1. Home
  2. Deal Stage
  3. Deal Execution
  4. DealMAX 2024 Recap: The Buyer/Seller Balance of Power Shifts

DealMAX 2024 Recap: The Buyer/Seller Balance of Power Shifts

Day 1 of DealMAX programming spans strategics, operating partners, restructuring and more

DealMAX 2024 Recap: The Buyer/Seller Balance of Power Shifts

How has the shifting dealmaking environment affected strategic acquirers? How can operating partners bridge the gap between investors and their portfolio companies? And what does a bankruptcy wave mean for distressed investors?

Panels of experts discussed these questions and more on day one of programming at DealMAX, held in Las Vegas late last month.

Event attendees on April 30 gathered at forums and pavilion sessions to gain the latest insights on M&A trends as the balance of power shifts between buyers and sellers, economic uncertainty persists amid high interest rates, and trends in deal terms change as a result of these market forces.

We gathered some of the highlights of the day below.

The Return of Earnouts
ACG Event Recap

WHAT: DealMAX Day 1 of Programming

WHERE: ARIA Resort & Casino in Las Vegas, NV

WHEN: April 30, 2024

THE TAKEAWAY: Panels offered attendees expert insights into trends across strategic acquirers, operating partners, restructuring deals and more.

Sellers no longer hold all the cards in today’s M&A market, and buyers are getting more aggressive on terms during transactions, according to speakers on the “State of the Deal Terms in the Market” panel at DealMAX, part of the event’s Strategic Acquirers Forum.

“Two years ago, it was a seller’s market. They kind of named the price,” said Ryan Mullin, manager of corporate development at Rheem Manufacturing. Now his company is asking sellers, “What are you willing to die for on the hill? And let us negotiate that. Everything else is like a contract. It is what it is.”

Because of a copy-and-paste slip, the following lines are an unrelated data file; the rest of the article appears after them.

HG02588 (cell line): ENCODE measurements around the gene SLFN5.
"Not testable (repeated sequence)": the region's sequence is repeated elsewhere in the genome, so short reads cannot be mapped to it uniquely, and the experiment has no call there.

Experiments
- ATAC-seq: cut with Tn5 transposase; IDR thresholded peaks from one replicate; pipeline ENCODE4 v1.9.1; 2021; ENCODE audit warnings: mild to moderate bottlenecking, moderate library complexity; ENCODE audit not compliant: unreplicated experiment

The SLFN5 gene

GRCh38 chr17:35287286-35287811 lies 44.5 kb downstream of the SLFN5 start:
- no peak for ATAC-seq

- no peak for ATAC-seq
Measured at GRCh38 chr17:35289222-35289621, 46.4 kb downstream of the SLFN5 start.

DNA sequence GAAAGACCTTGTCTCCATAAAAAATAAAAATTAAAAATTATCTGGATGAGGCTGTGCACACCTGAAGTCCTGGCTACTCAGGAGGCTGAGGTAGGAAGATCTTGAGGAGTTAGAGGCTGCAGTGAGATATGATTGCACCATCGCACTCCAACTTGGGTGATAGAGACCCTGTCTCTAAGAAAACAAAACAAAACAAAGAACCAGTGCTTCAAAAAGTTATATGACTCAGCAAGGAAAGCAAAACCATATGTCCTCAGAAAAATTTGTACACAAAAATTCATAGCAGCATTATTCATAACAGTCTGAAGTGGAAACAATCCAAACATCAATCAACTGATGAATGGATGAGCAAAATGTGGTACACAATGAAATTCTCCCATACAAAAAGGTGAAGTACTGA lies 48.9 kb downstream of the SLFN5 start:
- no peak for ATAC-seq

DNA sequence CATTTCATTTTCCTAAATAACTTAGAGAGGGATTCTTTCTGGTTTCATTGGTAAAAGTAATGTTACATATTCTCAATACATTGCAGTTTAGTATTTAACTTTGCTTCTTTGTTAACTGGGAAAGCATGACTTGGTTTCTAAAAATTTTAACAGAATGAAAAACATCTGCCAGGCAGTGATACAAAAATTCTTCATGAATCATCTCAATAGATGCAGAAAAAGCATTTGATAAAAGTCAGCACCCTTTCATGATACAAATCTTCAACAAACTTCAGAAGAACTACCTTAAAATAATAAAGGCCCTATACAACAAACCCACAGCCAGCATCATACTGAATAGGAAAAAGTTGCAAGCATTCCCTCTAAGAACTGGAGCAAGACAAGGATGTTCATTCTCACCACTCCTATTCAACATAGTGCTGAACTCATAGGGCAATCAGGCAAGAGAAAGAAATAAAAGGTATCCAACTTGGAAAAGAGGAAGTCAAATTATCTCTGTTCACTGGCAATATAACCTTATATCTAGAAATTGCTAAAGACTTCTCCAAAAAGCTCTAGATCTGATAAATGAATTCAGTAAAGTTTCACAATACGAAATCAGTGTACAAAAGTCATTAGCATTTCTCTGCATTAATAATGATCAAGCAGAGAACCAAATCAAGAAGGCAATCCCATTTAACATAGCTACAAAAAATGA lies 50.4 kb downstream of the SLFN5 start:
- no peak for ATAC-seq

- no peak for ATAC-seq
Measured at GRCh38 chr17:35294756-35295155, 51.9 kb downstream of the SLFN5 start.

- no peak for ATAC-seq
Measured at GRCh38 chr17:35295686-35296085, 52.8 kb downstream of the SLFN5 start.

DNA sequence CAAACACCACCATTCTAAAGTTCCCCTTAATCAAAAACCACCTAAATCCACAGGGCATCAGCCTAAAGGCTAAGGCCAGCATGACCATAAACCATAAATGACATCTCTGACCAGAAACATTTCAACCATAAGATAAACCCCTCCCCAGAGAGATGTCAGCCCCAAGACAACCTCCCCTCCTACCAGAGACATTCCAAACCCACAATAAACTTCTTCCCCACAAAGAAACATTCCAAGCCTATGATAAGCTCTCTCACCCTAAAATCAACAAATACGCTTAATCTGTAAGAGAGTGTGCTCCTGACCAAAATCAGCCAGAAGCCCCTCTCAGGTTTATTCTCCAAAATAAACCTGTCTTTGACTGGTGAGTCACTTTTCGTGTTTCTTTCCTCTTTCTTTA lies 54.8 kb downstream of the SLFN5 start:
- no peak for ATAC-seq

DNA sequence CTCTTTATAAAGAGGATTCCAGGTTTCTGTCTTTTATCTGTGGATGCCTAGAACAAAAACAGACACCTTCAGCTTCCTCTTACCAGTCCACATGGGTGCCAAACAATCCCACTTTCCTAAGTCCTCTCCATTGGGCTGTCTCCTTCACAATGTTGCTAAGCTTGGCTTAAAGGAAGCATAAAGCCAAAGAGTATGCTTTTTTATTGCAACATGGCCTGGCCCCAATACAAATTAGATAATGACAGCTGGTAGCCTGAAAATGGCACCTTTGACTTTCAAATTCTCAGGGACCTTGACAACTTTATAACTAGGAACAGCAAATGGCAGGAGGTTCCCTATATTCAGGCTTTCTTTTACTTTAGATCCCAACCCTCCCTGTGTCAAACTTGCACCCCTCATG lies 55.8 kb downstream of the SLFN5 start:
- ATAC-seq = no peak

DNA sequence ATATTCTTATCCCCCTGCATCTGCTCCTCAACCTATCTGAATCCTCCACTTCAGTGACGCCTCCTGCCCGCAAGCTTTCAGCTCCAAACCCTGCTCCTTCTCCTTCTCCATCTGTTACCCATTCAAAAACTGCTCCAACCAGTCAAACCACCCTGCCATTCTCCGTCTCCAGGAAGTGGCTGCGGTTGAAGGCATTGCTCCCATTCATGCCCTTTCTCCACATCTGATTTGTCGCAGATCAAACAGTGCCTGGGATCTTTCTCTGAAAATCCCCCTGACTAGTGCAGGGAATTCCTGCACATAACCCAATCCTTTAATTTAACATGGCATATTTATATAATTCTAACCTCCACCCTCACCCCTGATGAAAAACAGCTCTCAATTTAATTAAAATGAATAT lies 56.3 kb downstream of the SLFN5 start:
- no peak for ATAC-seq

The current market is also characterized by uncertainty about the future, leading to payouts to sellers over time. “Earnouts are back,” proclaimed Joseph Kadlec, partner at law firm Troutman Pepper.

Earnouts are back.

Joseph Kadlec

Troutman Pepper

Ken Bond, head of corporate development at Cetera, which acquires financial services firms, noted that one category of earnout used by his company is retention-based—a type of earnout that’s prevalent when buying soft assets, like client accounts or relationships. However, he noted that retention-based earnouts are less common for businesses with physical inventory.

Rheem, which acquires manufacturing businesses, tends to shy away from earnout arrangements because they can hinder the ability to make changes to the management team or product, Mullin noted. He added that his company uses earnouts to close gaps in valuation expectations between the buyer and seller.

With these arrangements, considered growth-based earnouts, a buyer can gain “two to three turns of valuation into an earnout that’s going to sit for one to three years,” according to Bond. “In many ways, those growth-based earnouts are simply pushing compensation that you would’ve paid them onto the balance sheet.”

Related content: DealMAX Keynote Speakers Talk Interest Rates, AI and More

Bond stressed the importance of legal protections for buyers to make changes at the business when an earnout is in place, and of communicating that the buyer and seller share the same goals. “Your argument with the sellers is: You have something much stronger than contractual protections. You’ve got economic alignment, right?” he said. “I want to pay the earnout, and I’ll be really clear: I’m keeping more value than I pay. Let’s just be honest, right? I love to pay the earnout because I’m making more money.” When the business grows, everybody wins.

The Strategic Acquirers Forum at DealMAX was sponsored by Datasite, RSM, Sourcescrub and Troutman Pepper. Kison Patel of M&A Science moderated the Deal Terms panel, which also included Evan Karev, managing director at Piper Sandler, as a speaker.

Operating Partners Champion Alignment with Deal Teams, PortCos

At the Operating Partner Forum on Monday, Apollo Global Management’s Aaron Miller said alignment between deal teams, operating partners and portfolio companies is critical. While the timing of operating partner involvement varies between firms and strategies, Miller, who serves as head of portfolio performance solutions at Apollo, said all the parties have to be on the same page and on board with executing the value creation strategy.